What it's all about...

The purpose of this blog is simple: Reading

My friends and me used to get immense joy from reading great books, sharing them, and maybe discussing them over a few beers. We no longer live in close proximity and for most of us free time comes at a premium.

This year, I have made it a personal goal of mine to turn off the TV and read more. I got through 3 books pretty quickly and realized that I wanted "that old thing back" - that community of being able to share these great books with others, so the blog was born.

If you see a book review and the book sounds interesting and you want to purchase the book, you can do so by directly linking to Amazon.com through a text link on the book title. I will be donating all proceeds (probably .15 this year) to Reading Is Fundamental (

Thursday, January 3, 2008

No Country For Old Men

No Country for Old Men
By Cormac McCarthy
Book Reporter: Complaint Department

Recently made into a film by the Coen Brothers, McCarthy's 2005 novel is complex and easy to misunderstand. It reads, at least for the first half, like a taut crime thriller following a good ole boy named Moss who stumbles across the remains of a drug deal gone very bad. He discovers a satchel filled with over $2M in cash and soon finds himself being hunted by a series of Mexican drug runners as well as two paid bounty hunters, one of whom may or may not be "the ultimate bad-ass". As Moss's bravado and machismo prove to be less and less effective against each person hunting him, he soon starts running out of viable options that will keep him alive.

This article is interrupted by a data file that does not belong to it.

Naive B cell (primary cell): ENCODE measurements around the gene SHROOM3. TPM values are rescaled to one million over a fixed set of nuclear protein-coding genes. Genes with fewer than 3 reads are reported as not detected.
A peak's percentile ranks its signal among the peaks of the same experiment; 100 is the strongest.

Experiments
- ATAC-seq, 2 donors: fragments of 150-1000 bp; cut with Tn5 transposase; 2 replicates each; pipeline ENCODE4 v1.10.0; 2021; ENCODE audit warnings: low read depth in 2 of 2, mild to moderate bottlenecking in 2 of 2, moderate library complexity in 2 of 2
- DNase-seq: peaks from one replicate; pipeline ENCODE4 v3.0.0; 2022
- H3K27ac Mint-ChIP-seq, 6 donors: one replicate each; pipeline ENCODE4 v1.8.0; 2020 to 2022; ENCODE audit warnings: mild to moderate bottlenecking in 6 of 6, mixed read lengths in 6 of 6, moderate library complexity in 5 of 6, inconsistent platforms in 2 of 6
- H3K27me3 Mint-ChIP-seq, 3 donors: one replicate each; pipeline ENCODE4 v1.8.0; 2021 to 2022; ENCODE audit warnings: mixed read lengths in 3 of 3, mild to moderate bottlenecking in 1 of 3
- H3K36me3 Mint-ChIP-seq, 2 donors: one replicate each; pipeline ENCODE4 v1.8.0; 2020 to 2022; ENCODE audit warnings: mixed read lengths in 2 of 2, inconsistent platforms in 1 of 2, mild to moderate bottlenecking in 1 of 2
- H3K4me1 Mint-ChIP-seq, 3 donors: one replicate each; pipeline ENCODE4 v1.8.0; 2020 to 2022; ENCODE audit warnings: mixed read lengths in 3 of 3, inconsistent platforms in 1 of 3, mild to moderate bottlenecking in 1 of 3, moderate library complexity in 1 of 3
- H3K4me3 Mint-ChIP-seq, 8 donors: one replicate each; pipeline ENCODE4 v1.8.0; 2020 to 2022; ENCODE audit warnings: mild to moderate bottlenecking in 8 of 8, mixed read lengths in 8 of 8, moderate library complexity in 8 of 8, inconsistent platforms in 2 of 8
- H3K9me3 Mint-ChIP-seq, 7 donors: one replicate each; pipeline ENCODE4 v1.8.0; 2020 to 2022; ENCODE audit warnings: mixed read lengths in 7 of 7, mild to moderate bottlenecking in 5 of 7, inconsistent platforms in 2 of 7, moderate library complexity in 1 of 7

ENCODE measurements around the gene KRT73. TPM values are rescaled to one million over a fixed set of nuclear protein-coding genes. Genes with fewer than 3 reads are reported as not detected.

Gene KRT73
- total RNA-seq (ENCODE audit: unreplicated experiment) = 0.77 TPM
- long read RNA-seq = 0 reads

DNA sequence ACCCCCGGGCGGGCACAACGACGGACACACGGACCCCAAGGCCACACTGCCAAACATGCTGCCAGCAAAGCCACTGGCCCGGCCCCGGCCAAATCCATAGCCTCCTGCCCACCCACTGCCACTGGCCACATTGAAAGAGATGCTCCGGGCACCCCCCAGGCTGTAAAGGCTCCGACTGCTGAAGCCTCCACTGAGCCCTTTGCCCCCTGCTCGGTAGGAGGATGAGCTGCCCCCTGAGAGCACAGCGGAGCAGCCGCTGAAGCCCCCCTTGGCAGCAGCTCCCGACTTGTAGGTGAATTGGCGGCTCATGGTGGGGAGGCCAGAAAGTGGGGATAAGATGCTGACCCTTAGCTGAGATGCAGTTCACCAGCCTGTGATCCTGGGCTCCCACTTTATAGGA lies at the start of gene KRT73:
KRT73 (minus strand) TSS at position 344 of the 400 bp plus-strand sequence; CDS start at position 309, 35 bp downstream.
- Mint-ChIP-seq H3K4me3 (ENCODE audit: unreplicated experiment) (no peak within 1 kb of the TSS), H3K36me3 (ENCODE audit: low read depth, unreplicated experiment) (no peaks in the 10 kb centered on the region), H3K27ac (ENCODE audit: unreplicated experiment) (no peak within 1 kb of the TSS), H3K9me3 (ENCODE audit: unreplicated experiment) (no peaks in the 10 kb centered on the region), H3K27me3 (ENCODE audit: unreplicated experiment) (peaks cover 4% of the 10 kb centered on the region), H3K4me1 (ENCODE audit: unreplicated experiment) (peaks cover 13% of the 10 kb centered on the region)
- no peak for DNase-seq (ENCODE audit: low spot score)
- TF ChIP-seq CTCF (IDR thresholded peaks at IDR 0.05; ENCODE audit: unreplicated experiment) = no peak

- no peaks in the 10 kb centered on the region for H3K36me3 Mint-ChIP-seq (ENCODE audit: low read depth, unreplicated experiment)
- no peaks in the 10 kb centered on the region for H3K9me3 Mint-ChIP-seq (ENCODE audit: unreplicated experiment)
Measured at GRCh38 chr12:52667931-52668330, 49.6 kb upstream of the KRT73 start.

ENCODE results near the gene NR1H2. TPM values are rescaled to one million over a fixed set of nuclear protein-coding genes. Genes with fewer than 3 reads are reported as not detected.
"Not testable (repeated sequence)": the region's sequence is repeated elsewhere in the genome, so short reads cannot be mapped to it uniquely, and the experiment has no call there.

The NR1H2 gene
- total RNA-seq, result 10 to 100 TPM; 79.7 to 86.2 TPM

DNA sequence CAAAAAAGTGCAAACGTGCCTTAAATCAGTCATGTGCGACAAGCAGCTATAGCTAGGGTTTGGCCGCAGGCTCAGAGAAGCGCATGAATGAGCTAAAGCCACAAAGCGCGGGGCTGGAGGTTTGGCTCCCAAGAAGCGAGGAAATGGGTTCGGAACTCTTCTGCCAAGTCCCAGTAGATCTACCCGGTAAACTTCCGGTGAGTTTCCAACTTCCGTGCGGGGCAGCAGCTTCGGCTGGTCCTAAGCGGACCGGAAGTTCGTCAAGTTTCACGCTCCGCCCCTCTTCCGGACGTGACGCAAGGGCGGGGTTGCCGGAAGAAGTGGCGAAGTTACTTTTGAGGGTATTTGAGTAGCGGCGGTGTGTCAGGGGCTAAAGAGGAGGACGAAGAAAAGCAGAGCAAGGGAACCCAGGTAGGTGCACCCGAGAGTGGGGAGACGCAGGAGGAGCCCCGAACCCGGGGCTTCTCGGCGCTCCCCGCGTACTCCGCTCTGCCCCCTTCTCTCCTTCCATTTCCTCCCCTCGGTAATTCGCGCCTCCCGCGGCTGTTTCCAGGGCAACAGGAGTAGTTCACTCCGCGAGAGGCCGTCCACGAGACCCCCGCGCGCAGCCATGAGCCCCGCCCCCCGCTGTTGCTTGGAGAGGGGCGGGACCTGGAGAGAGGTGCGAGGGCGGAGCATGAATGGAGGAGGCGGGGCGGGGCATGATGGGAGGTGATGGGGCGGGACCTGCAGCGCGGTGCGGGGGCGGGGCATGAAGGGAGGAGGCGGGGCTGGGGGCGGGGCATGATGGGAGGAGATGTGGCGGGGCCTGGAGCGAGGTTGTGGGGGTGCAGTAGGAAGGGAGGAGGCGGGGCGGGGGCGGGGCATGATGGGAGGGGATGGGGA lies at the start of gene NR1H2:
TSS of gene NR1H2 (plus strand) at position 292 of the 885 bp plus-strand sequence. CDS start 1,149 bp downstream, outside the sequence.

The book takes a sudden turn about halfway though and becomes much more philosophical switching nearly all of it's gears in tone and texture. The aging sheriff investigating the whole affair takes a more prominent role as he reflects back on the poor choices he has made and the role this final case has taken in the final years of his life.

Bottom Line: Many have commented that the book offers little in the way of resolution, but that's only if you are looking at the surface. The book's heart actually has very little to do with the interplay between Moss and the guys hunting him and much more to do with the choices we make in life. At it's core, like nearly all of McCarthy's work, lies a cynical statement on defeat. It's a great book, but certainly not "beach reading" or a fun way to spend the afternoon while on vacation.

Recommendation: STRONG READ

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